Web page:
Arden Darko-Boateng
It seems you don't want to tell me where you're arguing from. But from your comments, I know you're not regarding the Bible as your authority. If you won't, I will. But let's put that aside for now. I don't know if you don't want the police to be a part of our society. I also don't know what you mean by police state. Do we not need laws? Can I go about committing any crimes because "I live in a free country"? Who defines what is right and what is wrong (in your opinion)? Please answer all these questions for me. Thanks.

Kwamina Nyan Wallace
No… a police-state is simply a state with an overbearing government. And yes… you are right… I have never and will never argue using the Bible or any religious template as my pivot point. That is why I refrain from debating religion.

Comment by Ismail Alidu (a Muslim friend who read the thread and responded):
Well…Well I'm very impressed at how this raging debate has gone on. Indeed both of you have shown great dexterity in the manner you have addressed your views. If I may come in here; I believe I have to side slightly with Kwamina here. I fully understand Arden here as well but what Arden is asking for is too much is the modern age of ours.

Let's remind Arden that there are many followers of other religions that would also want their religion and beliefs to be evident everywhere, but then this cannot be practiced everywhere, because we live in a global world now with the exception of a country or state that is carved out based on a certain religion. Arden would have been spot on if Ghana was Vatican city!

Yes, Vatican city. Arden states that making the church and state one has great benefits such as good moral values, etc. Yes, that is true, but we can't blame recent poor moral values on the sort of movies made. Personally, I don't think this kind of 'porn' type of Ghanaian movies is good at all. But, the source of the poor moral virtues is not the movies. As Kwamina stated earlier, making movies is a business. They want to make profit and before a movie is made they examine what consumers want. Apparently in Ghana there is a great consumer interest in these types of movies. One has just to 'pop' into any of these local movie stores and observe the number of the foreign porn sold right on the stalls in the free view of onlookers or passer-by's.

And it's not a secret that they are really selling. It was only recently that TV3 or Metro TV evening news broadcasted a report about the growing appetite for porn movies by Ghanaians. The reason most gave was that it helped their marital lives and so on. So now, since there was a demand, it seems the Ghanaian movie industry made the business move by producing slightly pornographic movies to cash in.

So I don't blame them at all. So Arden, you have to look deeper and maybe come out with reasons for the recent poor moral values we all want to reduce. I must state also that this porno type of movies do not help in raising moral values at all!! But actually, they do the opposite slightly. I say slightly because firstly, these movies are not aired on state televisions so consumers cannot complain that they were caught out! And secondly, they are a 'reaction' to a demand and not the 'stimulus' to the 'reaction'. You wouldn't have problems understanding that Arden. I appreciate your good intentions very much.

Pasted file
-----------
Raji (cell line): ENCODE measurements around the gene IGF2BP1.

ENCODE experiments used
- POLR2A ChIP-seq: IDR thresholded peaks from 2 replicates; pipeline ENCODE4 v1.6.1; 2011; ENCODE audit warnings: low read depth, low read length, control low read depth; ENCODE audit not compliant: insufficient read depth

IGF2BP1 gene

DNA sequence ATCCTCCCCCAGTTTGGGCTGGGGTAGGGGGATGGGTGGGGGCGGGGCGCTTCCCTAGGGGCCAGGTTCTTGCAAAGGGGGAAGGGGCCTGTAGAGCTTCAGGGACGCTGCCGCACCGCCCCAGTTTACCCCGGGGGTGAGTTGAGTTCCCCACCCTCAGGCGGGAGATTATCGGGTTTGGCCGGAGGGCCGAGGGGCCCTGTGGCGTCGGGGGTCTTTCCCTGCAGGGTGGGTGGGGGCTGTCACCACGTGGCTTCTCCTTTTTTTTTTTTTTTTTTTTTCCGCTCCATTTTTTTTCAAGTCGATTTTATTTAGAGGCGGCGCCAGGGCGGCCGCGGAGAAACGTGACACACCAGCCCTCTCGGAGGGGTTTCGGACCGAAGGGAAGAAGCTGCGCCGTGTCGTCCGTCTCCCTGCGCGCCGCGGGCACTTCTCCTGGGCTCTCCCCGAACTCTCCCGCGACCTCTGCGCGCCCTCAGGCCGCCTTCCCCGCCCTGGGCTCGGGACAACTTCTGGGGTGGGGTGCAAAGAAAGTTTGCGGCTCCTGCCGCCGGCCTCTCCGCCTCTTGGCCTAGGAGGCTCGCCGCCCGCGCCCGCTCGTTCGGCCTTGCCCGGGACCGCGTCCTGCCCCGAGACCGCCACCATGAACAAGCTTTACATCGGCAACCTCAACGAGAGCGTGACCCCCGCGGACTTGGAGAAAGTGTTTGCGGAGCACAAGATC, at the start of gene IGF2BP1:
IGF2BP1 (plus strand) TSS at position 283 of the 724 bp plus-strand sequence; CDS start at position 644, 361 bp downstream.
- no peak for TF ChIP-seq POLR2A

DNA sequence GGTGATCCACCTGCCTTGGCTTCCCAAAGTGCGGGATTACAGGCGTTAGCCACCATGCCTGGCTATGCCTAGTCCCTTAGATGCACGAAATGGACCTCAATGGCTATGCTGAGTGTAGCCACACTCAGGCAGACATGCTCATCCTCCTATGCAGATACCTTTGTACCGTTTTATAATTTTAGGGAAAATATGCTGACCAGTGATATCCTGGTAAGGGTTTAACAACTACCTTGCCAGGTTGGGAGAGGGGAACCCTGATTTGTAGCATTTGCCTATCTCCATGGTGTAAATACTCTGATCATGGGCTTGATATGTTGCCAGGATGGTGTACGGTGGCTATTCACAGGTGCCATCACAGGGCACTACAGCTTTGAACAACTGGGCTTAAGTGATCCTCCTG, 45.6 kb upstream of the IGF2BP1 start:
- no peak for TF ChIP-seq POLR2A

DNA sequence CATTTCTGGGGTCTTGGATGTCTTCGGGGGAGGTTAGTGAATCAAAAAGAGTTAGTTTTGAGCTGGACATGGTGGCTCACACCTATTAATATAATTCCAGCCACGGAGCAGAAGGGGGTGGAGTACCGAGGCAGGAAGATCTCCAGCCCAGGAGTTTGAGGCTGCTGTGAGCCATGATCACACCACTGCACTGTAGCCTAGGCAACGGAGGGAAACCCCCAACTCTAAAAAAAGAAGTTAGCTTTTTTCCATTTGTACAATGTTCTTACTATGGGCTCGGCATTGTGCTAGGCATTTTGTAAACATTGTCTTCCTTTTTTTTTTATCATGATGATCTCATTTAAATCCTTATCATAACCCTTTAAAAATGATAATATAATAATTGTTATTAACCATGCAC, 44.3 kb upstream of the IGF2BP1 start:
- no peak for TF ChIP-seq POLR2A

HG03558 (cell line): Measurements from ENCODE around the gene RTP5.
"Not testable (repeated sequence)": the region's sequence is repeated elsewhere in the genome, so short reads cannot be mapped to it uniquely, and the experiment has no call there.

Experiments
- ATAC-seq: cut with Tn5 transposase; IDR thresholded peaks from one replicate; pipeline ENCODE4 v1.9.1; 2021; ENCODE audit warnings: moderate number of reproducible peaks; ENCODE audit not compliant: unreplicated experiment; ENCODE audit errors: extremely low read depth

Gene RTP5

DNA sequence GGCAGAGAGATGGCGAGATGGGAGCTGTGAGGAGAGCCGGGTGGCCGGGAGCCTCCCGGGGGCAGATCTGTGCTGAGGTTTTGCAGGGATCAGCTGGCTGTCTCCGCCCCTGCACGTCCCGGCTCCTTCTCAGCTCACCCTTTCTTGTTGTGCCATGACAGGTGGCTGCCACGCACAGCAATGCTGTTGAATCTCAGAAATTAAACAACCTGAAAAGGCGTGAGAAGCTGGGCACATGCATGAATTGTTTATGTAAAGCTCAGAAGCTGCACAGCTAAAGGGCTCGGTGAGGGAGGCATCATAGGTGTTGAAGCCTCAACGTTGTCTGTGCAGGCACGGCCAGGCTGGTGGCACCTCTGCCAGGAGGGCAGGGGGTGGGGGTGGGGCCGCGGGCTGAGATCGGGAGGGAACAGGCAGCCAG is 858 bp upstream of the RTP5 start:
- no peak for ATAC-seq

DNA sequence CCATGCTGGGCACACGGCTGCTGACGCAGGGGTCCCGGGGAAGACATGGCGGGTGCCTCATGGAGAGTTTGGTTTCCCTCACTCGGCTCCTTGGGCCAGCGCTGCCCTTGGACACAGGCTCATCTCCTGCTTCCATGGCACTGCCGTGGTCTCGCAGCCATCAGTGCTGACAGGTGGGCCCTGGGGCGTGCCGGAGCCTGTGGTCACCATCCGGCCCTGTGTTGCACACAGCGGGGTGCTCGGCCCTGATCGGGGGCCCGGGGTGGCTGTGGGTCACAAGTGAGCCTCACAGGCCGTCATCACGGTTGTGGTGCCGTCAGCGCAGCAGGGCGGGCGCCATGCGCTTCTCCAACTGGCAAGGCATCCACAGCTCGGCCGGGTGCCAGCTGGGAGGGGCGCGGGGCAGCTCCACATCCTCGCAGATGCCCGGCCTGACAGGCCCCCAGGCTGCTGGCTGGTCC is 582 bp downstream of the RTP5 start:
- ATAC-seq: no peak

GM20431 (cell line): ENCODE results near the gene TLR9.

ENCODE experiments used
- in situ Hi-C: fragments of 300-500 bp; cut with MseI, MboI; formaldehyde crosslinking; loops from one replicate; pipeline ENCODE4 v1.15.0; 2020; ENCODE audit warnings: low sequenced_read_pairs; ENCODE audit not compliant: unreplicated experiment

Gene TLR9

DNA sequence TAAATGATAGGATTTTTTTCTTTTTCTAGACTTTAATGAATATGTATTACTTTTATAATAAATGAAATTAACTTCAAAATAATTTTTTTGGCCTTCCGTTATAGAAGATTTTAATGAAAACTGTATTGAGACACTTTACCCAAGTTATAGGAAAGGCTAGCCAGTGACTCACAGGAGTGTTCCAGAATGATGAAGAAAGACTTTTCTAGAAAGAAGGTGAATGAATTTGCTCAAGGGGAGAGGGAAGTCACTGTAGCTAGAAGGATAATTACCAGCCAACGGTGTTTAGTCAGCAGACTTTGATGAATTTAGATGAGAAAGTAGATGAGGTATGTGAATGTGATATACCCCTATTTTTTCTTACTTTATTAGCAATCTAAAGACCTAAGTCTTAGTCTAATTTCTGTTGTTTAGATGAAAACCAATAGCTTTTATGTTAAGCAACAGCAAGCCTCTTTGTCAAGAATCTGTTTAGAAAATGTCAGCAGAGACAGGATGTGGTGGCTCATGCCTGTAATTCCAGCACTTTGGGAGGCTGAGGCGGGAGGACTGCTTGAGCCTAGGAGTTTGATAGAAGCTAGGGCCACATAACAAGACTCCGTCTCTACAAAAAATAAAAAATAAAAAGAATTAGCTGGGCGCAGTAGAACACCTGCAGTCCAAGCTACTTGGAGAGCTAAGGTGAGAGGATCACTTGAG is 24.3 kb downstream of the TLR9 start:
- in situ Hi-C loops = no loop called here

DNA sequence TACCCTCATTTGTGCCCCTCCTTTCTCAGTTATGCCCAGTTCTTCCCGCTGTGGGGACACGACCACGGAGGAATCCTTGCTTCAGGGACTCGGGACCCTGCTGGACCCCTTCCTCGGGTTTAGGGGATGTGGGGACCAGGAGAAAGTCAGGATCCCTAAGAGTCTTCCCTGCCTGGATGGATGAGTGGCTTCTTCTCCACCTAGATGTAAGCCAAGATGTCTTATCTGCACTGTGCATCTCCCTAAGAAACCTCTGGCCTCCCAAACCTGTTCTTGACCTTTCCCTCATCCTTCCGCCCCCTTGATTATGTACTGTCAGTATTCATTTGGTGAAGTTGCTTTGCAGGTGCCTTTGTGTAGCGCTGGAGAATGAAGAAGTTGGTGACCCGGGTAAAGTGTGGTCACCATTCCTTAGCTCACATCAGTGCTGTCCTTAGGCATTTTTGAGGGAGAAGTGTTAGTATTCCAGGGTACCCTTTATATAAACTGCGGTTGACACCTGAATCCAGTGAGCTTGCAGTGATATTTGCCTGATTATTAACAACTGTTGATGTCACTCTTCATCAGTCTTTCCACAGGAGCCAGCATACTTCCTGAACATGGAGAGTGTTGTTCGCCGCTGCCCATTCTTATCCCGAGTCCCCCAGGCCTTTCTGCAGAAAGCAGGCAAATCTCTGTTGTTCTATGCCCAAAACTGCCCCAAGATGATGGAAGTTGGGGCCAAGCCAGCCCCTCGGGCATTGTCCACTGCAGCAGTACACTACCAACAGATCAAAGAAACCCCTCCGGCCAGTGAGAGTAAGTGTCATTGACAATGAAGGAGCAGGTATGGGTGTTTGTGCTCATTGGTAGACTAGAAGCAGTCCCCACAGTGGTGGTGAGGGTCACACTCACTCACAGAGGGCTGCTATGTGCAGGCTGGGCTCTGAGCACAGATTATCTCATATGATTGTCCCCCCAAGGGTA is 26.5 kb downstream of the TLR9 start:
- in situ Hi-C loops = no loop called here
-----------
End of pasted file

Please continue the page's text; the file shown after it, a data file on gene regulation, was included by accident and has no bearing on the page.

P.S @ Arden, if you are going to base all your arguments on the Bible-- which I fully understand--, you should know that you are not speaking to all the Ghanaian youth but Christian Ghanaian youth only which I don't think would go far in achieving your aim.

Comments by Effrim Tabbicca in response to the thread:

Let me butt in.

Honestly, I do not believe religious beliefs should have any effect in shaping the governance of any country. After all, we are not all the same and we cannot all believe the same things. For example taking gay marriages, I believe any form of gay relationship is a sin against my God, but I do not believe people should be prevented from doing what pleases them so long as it does not harm anyone else, it is their most basic of rights as human beings, and honestly… it is in the light of such freedom that true obedience to God can be seen.

Unifying church and state has proven in many cases to be a disastrous thing, take for instance Emperor Constantine who unified the then church and the governance of the Roman empire- at least we now know how the dark ages came about and the atrocities committed by the Catholic Church during those times.

And seriously, I do not think it is hypocrisy for me to be of this opinion; after all, we are all given the freedom and choice to accept Christ and live a righteous life or not (was it not God who gave the people of Israel the right to choose life or death, or Adam and Eve the right to choose life or death)? I believe that people should be given their right to choose, and sincerely, I do not see anywhere in the New Testament that people should be coerced into doing the right things.